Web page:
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by Bart Arondson

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For this question, I am mainly interested in architecture photography, but it may concern other subjects.

When I go for a day or two to a city, I try to limit my weight and for this purpose I usually only take one lens with me. Sometimes I choose to take wide-angle lenses.

When I use wide-angles on cloudy days and try to take architecture photos, the result is dull, wih a lot of diffused light and little contrast. It is a pity, because where I live, the sky is actually very beautiful on cloudy days, with a lot of tones and shades, but the contrast with buildings makes that all this subtle shades of white/light grey are lost when trying to find a correct exposure for the scene.

I am looking for ways to overcome this issue or more generally for advices on what to do with wide-angle lenses on these cloudy days (like "just avoid to take the sky and concentrate on building close-ups")?

I try to avoid post-processing fixes as long as I can, just as a personal choice (but I still use basic post-processing like histogram equalization), so I would appreciate non-processing issues maybe a bit more, but all advices are welcome.

I use mainly prime lenses, and have no hood for them. I suppose it may help to limit the issue to use one but I suppose it won't completely fix it. Also this issue concerns digital cameras - film is great on cloudy days!

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2 Answers 2

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It sounds like the light metering in your camera is the prime source of problems on cloudy days. You should be able to take great pictures too in overcast weather. In fact, clouds will often bring the entire dynamic range of a composition down to a range where you stand a better chance to capture it all in a single photo, from the deep shadows to the brightest areas, and with more saturated colors to boot.

If your camera has multiple metering modes (spot, center weighted, average), then try to experiment with each of them to see the result. Also, if you are not already using the histogram functionality, learn to use that too in combination with exposure combination. The light metering modes in the camera will attempt to compensate for average situations, so in any given composition, you ultimately have to trust your own eyes and your own artistic direction. Use the exposure compensation dial or manual mode to adjust the decisions made by the light metering algorithm. Then you are completely in control of the image the camera captures.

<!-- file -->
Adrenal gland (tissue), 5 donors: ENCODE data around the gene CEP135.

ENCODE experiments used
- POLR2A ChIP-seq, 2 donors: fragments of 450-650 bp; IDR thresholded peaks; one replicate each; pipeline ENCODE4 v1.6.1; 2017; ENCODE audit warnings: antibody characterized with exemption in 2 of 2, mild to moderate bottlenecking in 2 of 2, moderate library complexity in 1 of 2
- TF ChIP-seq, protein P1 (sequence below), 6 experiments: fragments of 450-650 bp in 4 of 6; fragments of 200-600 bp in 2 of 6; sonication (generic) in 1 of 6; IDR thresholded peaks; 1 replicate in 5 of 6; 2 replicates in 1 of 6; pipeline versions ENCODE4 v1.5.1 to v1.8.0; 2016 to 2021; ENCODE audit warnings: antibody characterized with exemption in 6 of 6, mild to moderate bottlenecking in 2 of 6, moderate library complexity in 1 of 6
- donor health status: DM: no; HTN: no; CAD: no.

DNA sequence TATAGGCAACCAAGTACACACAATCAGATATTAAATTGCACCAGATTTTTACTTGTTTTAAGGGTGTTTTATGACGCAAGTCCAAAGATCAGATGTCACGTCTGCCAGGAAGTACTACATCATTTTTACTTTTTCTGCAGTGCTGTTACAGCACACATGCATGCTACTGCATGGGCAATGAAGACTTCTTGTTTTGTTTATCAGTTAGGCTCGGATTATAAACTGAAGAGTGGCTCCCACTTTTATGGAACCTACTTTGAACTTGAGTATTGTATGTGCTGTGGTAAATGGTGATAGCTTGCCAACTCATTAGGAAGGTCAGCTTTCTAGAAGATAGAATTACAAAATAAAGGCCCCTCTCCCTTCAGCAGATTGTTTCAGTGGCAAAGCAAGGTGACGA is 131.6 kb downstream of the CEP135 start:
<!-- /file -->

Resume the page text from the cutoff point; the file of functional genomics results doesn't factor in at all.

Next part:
Higher end cameras will have dedicated buttons or dials for quickly setting the exposure compensation, or for controlling both aperture and shutter speed in manual mode. On a lot of entry level dSLRs it is possible to program other buttons to serve as metering mode selectors and exposure compensation controls.

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First off, turn off any automatic modes and try to manually take some shots under exposed to different degrees, so see if that bring out the detail in the clouds without making the architecture too dark.

If manually taking shots doesn't help the overall picture then I would also suggest taking bracketed photos (a few shots above and below as well as the correct exposure). These can then be combined in photo software afterwards so that the detail from the sky is added to the rest of the detail from the buildings etc. I try and avoid post processing myself, but sometimes it can't be helped if you want to get the full dynamic range in from a tricky lit situation.

With wide angle lenses often being a problem for ND grad filters etc, getting the shot how you want in camera isn't always easy and some post processing may need to be done

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